Wallenberg Academy Fellows is a new career programme that targets young promising researchers in all disciplines. The grant that comes with the appointment amounts to at least SEK 5 million per researcher over five years. Five of the thirty appointed researchers will be have their employment at Stockholm University.

“This is wonderful news! I’m particularly happy that we, with this excellent programme from the Knut and Alice Wallenberg Foundation, will be able to recruit more promising researchers from top international institutions,” says Kåre Bremer, Vice-Chancellor at Stockholm University.

The five researchers, who will work as Wallenberg Academy Fellows at Stockholm University, conduct research in areas as diverse as ethics, biochemistry, demographics, structural biology and astroparticle physics.

Individuals, nations and just war

Helen Frowe is a researcher at the Institute for Ethics, Law and Armed Conflict at Oxford University. Helene will examine how different people perceive the right of nations to engage in war, as in Afghanistan and Iraq, and how individuals can be held accountable for acts they commit during wartime.

A sweet shuttle for sugar

To take up sugar from the blood, the body's cells have special receivers for glucose on their surfaces that transport sugar into the cell. David Drew, a researcher at Imperial College in London, wants to understand this vital process at a detailed level, with the help of so-called X-ray crystallography.

Richer countries, happier parents, more children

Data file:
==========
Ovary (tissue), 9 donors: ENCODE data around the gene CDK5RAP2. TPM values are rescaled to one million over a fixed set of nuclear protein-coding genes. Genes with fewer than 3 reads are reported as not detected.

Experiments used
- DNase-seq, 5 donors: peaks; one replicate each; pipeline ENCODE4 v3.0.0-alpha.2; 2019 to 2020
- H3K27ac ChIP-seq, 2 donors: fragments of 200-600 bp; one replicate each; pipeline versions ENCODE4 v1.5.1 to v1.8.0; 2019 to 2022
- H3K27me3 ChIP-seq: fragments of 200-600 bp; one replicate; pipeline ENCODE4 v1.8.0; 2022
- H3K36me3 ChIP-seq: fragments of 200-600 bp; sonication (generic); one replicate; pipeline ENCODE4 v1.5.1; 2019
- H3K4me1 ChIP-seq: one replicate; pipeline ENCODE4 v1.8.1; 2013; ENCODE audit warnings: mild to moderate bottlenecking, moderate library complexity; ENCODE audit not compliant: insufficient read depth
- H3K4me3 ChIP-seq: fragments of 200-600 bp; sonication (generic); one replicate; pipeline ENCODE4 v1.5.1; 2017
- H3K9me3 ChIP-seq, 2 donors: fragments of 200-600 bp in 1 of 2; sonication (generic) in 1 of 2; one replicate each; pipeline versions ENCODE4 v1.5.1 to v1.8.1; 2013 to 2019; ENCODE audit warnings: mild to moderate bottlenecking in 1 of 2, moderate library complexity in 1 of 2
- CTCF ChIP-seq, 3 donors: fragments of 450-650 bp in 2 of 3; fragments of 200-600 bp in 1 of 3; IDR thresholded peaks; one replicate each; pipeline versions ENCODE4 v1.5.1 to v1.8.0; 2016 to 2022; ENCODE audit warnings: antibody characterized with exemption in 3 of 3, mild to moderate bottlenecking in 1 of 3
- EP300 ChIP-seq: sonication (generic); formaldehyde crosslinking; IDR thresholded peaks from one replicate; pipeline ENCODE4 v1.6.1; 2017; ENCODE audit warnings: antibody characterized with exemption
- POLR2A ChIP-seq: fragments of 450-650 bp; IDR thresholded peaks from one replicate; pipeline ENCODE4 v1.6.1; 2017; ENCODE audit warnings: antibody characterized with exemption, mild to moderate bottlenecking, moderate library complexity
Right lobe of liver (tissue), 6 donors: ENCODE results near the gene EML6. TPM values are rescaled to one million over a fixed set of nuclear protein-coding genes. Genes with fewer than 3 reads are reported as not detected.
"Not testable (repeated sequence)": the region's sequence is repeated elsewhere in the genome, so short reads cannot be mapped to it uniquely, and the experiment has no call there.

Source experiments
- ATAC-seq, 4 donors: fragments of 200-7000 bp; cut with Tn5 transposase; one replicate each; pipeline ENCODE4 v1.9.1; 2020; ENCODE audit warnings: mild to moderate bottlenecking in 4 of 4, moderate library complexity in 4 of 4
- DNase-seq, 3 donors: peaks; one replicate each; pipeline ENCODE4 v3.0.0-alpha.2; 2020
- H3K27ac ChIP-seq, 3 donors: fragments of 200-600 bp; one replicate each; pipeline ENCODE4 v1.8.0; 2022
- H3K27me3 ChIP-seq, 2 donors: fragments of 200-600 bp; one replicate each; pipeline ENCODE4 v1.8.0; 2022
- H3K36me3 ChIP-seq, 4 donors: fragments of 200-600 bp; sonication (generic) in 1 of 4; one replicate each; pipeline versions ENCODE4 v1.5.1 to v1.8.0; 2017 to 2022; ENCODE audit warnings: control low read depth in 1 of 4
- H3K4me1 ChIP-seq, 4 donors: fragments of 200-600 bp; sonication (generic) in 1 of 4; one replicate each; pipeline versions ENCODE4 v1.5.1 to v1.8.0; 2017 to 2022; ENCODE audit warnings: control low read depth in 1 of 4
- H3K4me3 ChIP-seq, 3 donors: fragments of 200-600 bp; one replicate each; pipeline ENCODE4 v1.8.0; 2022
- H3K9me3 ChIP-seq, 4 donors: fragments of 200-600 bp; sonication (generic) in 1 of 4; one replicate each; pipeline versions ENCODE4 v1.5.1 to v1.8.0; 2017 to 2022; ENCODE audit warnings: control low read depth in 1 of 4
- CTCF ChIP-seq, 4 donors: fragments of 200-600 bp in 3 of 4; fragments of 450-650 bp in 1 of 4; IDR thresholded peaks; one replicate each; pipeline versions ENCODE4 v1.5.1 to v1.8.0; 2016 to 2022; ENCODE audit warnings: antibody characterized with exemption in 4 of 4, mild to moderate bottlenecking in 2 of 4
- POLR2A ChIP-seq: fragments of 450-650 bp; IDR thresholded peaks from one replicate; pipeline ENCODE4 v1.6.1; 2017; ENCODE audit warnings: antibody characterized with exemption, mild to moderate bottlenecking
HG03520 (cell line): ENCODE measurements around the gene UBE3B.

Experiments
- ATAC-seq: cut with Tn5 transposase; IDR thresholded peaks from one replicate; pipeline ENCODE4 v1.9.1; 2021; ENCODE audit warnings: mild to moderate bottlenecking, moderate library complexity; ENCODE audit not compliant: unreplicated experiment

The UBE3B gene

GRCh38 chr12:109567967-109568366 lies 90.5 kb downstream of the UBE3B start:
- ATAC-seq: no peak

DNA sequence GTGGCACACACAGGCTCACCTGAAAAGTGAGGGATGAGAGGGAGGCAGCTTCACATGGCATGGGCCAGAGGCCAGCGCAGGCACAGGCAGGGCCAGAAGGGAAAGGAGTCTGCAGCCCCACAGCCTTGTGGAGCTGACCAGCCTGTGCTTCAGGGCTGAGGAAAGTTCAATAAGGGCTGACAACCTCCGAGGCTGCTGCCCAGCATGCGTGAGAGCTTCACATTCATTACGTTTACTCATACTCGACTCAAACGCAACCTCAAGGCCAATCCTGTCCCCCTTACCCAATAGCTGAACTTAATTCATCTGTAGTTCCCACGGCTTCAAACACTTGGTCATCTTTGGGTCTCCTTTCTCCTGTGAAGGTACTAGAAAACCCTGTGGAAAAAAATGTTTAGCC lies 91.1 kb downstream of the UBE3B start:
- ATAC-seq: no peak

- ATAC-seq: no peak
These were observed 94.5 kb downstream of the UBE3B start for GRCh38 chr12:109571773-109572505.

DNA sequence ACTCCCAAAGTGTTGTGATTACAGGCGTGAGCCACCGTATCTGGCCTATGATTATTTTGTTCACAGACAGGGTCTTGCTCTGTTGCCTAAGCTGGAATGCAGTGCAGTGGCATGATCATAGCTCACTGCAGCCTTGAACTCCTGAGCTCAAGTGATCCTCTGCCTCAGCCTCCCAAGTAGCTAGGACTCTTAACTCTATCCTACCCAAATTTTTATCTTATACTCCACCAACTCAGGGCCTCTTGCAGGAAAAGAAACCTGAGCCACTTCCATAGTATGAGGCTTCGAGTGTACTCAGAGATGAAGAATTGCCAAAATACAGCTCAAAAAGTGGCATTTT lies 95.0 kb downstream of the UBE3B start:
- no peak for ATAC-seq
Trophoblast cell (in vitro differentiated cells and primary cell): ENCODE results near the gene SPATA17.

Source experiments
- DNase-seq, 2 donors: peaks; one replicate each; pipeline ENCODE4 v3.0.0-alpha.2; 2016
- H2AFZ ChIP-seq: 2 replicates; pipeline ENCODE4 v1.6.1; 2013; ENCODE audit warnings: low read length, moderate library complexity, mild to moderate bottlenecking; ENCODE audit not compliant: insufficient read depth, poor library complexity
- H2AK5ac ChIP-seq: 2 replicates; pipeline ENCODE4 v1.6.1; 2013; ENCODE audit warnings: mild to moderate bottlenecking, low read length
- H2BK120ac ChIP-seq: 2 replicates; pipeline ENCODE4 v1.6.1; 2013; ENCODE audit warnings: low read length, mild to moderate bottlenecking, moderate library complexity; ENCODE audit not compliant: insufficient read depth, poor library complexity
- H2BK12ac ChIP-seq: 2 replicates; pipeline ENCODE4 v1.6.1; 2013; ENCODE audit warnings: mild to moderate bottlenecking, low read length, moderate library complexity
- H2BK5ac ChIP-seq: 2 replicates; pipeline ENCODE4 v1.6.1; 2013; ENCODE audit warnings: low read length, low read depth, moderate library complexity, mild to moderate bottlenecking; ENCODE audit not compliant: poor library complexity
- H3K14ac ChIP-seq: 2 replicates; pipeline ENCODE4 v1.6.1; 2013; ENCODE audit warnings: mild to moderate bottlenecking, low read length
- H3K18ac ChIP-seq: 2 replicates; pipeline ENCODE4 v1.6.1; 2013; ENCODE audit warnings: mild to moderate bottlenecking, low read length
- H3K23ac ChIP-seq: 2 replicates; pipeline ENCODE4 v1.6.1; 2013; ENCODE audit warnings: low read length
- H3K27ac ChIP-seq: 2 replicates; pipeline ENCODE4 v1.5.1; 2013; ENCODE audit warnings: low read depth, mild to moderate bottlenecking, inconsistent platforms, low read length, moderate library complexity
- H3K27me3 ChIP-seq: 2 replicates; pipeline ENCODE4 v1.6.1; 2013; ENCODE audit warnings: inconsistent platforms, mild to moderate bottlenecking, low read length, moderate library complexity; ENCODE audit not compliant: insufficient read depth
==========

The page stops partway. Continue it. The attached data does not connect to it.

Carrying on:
Mikko Myrskylä, researcher at the Max Planck Institute for Demographic Research in Rostock, Germany, will examine how economic and social changes affect people's decisions to have children, and how these decisions in turn affect the population in developed countries.

Metals in the service of life

Martin Högbom, researcher at the Department of Biochemistry and Biophysics at Stockholm University, will study interactions between enzymes and metals. Why does one enzyme, for example, only bind iron ions while another enzyme only captures copper? And how does the connection to the enzyme affect the metal's properties and ability to trigger certain chemical reactions? This basic research is important for understanding some of life's most fundamental processes.

Shedding light on dark matter

What we call matter is less than five percent of the universe. The rest is invisible dark matter. Jan Conrad, a researcher at the Department of Physics at Stockholm University, will try to trace the dark matter. If he succeeds, it will mean a major breakthrough and it would open a new window on the universe.

About Wallenberg Academy Fellows

The program was established by the Knut and Alice Wallenberg Foundation, in close cooperation with five royal academies and 16 Swedish universities. The universities nominate researchers who are evaluated by the academies, whereupon the the Knut and Alice Wallenberg Foundation will make the final selection, and the universities will assume long-term responsibility for the selected researchers’ work. www.wallenbergacademyfellows.se

For more information

Press Office, Stockholm University, tel: +46 (0)8-16 40 90, e-mail: press@su.se